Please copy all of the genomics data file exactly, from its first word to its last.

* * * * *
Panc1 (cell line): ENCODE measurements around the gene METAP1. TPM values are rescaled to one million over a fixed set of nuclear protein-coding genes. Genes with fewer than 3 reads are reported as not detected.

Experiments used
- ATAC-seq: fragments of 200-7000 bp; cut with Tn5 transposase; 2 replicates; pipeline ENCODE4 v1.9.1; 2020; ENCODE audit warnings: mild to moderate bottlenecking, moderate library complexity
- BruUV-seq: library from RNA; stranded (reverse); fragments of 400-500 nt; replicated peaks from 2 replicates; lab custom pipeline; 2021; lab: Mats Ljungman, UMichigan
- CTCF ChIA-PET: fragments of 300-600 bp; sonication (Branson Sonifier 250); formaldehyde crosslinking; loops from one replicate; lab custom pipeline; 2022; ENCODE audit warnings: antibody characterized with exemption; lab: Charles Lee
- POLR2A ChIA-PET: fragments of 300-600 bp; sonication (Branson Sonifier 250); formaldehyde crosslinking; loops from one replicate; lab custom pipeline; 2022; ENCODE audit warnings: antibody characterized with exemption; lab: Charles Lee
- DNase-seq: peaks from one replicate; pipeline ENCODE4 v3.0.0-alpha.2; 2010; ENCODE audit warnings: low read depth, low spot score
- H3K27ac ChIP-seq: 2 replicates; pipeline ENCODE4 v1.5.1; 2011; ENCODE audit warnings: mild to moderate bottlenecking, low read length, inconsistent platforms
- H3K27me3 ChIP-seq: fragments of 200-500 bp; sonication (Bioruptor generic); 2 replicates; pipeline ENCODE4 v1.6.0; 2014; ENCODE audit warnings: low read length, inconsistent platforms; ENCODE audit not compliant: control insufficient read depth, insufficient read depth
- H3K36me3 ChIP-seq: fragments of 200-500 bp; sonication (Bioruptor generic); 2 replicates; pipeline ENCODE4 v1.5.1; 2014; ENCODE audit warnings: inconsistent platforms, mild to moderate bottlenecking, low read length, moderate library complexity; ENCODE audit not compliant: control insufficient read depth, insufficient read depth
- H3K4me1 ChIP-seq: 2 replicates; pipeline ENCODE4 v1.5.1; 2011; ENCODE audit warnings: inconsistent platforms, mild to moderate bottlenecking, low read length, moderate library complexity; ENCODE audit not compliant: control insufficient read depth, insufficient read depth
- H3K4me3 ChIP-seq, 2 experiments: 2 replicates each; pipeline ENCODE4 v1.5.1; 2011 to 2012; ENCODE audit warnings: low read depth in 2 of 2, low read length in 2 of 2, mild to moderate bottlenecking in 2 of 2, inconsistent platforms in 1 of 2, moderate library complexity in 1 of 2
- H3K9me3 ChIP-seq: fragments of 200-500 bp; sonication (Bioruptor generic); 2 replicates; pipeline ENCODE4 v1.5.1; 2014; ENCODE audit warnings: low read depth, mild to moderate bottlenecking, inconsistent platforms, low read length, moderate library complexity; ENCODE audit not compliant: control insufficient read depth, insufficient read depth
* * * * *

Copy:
Panc1 (cell line): ENCODE measurements around the gene METAP1. TPM values are rescaled to one million over a fixed set of nuclear protein-coding genes. Genes with fewer than 3 reads are reported as not detected.

Experiments used
- ATAC-seq: fragments of 200-7000 bp; cut with Tn5 transposase; 2 replicates; pipeline ENCODE4 v1.9.1; 2020; ENCODE audit warnings: mild to moderate bottlenecking, moderate library complexity
- BruUV-seq: library from RNA; stranded (reverse); fragments of 400-500 nt; replicated peaks from 2 replicates; lab custom pipeline; 2021; lab: Mats Ljungman, UMichigan
- CTCF ChIA-PET: fragments of 300-600 bp; sonication (Branson Sonifier 250); formaldehyde crosslinking; loops from one replicate; lab custom pipeline; 2022; ENCODE audit warnings: antibody characterized with exemption; lab: Charles Lee
- POLR2A ChIA-PET: fragments of 300-600 bp; sonication (Branson Sonifier 250); formaldehyde crosslinking; loops from one replicate; lab custom pipeline; 2022; ENCODE audit warnings: antibody characterized with exemption; lab: Charles Lee
- DNase-seq: peaks from one replicate; pipeline ENCODE4 v3.0.0-alpha.2; 2010; ENCODE audit warnings: low read depth, low spot score
- H3K27ac ChIP-seq: 2 replicates; pipeline ENCODE4 v1.5.1; 2011; ENCODE audit warnings: mild to moderate bottlenecking, low read length, inconsistent platforms
- H3K27me3 ChIP-seq: fragments of 200-500 bp; sonication (Bioruptor generic); 2 replicates; pipeline ENCODE4 v1.6.0; 2014; ENCODE audit warnings: low read length, inconsistent platforms; ENCODE audit not compliant: control insufficient read depth, insufficient read depth
- H3K36me3 ChIP-seq: fragments of 200-500 bp; sonication (Bioruptor generic); 2 replicates; pipeline ENCODE4 v1.5.1; 2014; ENCODE audit warnings: inconsistent platforms, mild to moderate bottlenecking, low read length, moderate library complexity; ENCODE audit not compliant: control insufficient read depth, insufficient read depth
- H3K4me1 ChIP-seq: 2 replicates; pipeline ENCODE4 v1.5.1; 2011; ENCODE audit warnings: inconsistent platforms, mild to moderate bottlenecking, low read length, moderate library complexity; ENCODE audit not compliant: control insufficient read depth, insufficient read depth
- H3K4me3 ChIP-seq, 2 experiments: 2 replicates each; pipeline ENCODE4 v1.5.1; 2011 to 2012; ENCODE audit warnings: low read depth in 2 of 2, low read length in 2 of 2, mild to moderate bottlenecking in 2 of 2, inconsistent platforms in 1 of 2, moderate library complexity in 1 of 2
- H3K9me3 ChIP-seq: fragments of 200-500 bp; sonication (Bioruptor generic); 2 replicates; pipeline ENCODE4 v1.5.1; 2014; ENCODE audit warnings: low read depth, mild to moderate bottlenecking, inconsistent platforms, low read length, moderate library complexity; ENCODE audit not compliant: control insufficient read depth, insufficient read depth